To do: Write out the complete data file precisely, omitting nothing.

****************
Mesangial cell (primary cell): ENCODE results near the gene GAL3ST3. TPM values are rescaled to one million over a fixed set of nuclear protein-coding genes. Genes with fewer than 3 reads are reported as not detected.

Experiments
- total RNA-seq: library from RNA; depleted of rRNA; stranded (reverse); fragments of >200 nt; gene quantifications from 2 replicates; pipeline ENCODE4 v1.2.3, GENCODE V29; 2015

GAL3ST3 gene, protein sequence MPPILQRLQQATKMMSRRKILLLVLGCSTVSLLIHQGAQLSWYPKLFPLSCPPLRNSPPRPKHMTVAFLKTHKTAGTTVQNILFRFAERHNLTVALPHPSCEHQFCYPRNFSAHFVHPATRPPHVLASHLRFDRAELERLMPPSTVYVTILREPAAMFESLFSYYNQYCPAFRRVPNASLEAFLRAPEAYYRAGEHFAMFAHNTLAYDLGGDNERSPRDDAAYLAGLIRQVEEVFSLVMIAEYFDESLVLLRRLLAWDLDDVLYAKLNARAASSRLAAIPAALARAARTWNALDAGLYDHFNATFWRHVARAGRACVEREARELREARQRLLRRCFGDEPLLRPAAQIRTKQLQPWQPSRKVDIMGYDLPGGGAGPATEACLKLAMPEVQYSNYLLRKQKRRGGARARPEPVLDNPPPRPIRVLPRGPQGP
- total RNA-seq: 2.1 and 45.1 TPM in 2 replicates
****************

Mesangial cell (primary cell): ENCODE results near the gene GAL3ST3. TPM values are rescaled to one million over a fixed set of nuclear protein-coding genes. Genes with fewer than 3 reads are reported as not detected.

Experiments
- total RNA-seq: library from RNA; depleted of rRNA; stranded (reverse); fragments of >200 nt; gene quantifications from 2 replicates; pipeline ENCODE4 v1.2.3, GENCODE V29; 2015

GAL3ST3 gene, protein sequence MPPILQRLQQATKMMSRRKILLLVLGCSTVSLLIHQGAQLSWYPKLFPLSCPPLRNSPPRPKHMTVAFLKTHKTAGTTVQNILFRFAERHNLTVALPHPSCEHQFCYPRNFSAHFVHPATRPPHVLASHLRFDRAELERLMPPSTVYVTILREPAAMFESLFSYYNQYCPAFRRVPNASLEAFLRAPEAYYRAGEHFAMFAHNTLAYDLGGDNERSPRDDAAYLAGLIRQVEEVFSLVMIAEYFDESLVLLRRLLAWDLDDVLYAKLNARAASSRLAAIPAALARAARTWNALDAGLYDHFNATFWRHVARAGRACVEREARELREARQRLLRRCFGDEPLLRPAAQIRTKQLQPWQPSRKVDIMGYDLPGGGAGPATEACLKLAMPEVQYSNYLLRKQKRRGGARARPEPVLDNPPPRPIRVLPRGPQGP
- total RNA-seq: 2.1 and 45.1 TPM in 2 replicates